Getting Fit for Climbing
Once you've established a healthy fitness routine, pick up the pace and work the muscles you need to climb. Remember, you're not seeking to gain mass and build muscle, as much as gain strength and endurance through specific climbing-related exercises. Forget about shaping your body into some supermodel form that doesn't suit you; work with what you've got and hone it into an efficient and comfortable machine.
Climbing is a wholesome activity that relies on sufficient strength in almost every muscle in your body. Starting out, you'll experience soreness in muscles you never knew you had, and you should think about everything from your calves to your neck when you think about getting fit for climbing. That said, you would eventually want to concentrate on your arm, hand, and general torso strength. The first muscles you'll feel tire are those in your forearms, where much of the strength for hanging on is harnessed. Your hands, biceps, triceps, shoulders, back, and abdominal groups follow.
You can work all of these muscles on standard strength-training equipment in your local gym, or at home on your living room floor, but by far the best way to strengthen them is through motions that imitate climbing, or actual climbing itself. In fact, far and away the best way to improve your climbing strength is to climb regularly and frequently, either in a gym or outdoors, about three times a week. Then you can supplement this climbing workout with specific isolated exercises like abdominal crunches and pull-ups. If you do choose to strength train using free weights or fitness machines, it's well worth seeking the professional advice of a trainer to ensure you avoid injury and train effectively using proper form.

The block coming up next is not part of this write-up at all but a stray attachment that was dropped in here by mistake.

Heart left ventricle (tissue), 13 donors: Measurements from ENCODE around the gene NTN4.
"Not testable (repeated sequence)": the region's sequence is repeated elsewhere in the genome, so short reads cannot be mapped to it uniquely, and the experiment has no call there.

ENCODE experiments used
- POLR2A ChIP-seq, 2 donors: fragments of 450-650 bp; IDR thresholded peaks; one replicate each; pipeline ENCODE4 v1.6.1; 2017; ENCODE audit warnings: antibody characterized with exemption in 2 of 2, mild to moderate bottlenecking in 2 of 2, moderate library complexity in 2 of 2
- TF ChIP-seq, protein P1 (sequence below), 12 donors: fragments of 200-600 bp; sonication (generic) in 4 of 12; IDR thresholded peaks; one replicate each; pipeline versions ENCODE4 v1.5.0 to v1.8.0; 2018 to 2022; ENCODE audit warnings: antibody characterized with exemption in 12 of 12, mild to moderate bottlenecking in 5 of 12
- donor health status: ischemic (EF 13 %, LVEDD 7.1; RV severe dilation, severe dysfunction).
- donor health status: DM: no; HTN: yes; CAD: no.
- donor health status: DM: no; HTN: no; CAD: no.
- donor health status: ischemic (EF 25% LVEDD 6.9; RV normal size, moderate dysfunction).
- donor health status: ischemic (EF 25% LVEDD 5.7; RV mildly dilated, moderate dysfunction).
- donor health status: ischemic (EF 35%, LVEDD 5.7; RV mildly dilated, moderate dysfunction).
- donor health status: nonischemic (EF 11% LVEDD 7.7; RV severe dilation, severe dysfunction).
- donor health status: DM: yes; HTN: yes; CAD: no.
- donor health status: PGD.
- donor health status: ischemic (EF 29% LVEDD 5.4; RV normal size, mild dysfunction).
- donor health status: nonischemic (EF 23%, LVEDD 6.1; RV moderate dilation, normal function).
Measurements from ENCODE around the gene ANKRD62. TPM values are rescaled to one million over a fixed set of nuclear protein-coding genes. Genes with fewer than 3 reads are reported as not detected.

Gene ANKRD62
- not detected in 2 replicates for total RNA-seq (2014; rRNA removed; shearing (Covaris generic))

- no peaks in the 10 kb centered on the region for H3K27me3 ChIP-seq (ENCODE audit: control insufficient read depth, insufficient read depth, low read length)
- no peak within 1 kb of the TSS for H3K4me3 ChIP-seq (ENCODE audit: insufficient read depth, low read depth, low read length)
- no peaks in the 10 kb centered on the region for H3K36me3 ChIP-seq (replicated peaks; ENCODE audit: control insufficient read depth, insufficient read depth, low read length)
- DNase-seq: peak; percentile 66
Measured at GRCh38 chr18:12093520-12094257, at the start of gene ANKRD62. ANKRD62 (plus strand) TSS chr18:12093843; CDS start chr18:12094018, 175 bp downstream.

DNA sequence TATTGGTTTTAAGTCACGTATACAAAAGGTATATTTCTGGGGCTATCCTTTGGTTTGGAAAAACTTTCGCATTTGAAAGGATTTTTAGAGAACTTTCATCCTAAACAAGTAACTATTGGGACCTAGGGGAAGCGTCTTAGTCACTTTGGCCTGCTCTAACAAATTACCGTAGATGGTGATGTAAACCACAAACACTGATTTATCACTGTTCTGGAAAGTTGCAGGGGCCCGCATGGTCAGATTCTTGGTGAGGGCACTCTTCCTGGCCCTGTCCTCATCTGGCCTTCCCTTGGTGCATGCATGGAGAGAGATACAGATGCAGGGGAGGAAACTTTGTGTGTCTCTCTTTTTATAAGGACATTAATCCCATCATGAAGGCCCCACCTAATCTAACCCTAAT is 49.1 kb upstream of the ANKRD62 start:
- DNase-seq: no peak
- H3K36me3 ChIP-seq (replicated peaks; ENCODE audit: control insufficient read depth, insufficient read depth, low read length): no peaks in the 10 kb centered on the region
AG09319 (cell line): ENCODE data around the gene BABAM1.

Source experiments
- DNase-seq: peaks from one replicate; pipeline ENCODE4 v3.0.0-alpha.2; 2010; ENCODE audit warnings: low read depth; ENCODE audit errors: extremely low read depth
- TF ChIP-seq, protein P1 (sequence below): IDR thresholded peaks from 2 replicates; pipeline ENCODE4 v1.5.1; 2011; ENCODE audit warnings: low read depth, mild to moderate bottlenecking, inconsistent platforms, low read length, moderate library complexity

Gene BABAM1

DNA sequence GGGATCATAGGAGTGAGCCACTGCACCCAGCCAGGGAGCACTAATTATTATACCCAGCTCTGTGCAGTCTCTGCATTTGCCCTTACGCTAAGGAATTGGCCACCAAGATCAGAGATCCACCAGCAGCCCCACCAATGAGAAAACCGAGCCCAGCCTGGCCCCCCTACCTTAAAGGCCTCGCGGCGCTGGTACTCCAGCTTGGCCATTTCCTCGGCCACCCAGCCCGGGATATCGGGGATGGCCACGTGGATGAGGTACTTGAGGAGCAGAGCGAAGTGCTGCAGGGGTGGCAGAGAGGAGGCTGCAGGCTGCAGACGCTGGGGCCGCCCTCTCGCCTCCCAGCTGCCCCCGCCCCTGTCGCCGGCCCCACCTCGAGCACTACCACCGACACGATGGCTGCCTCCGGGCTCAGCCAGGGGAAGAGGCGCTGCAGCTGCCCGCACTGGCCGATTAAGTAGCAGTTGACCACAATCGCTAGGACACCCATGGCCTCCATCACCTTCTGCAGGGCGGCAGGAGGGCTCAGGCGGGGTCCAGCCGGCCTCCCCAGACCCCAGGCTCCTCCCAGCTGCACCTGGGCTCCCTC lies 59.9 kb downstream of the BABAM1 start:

If it's the home-gym privacy you're after, try buying a fingerboard made specifically for climbers to practice pull-ups on a variety of different types of handholds. Use it for leg raises, too. A hand spring or tennis ball to squeeze while in the car will do wonders for your forearm strength, and crunches will help with the rest.
You're dedicated and psyched to get in shape, but don't tire yourself too much or you'll achieve the exact opposite of what you intended, landing yourself on the couch with a variety of overuse injuries for months. Listen to your body; it knows best. If you're tired, really tired, take the day off. Don't push yourself at the end of a hard workout, or you'll wind up with ligament injuries like tendinitiscommon for climbers in the fingers, wrists, and elbowsor muscle pulls.
Perhaps the best way to avoid injury, as well as work on endurance and train your body to perform best toward the middle or end of your session, is to warm up carefully. Stretch habitually, but not when your body is ice-cold or first thing in the morning. And when you start climbing, or start your workout, begin on something easy. Let your muscles loosen up and heat up. Then they'll become stronger and less likely to flare at points that strain the ligaments and lead to injury.
Details mentioned in this article were accurate at the time of publication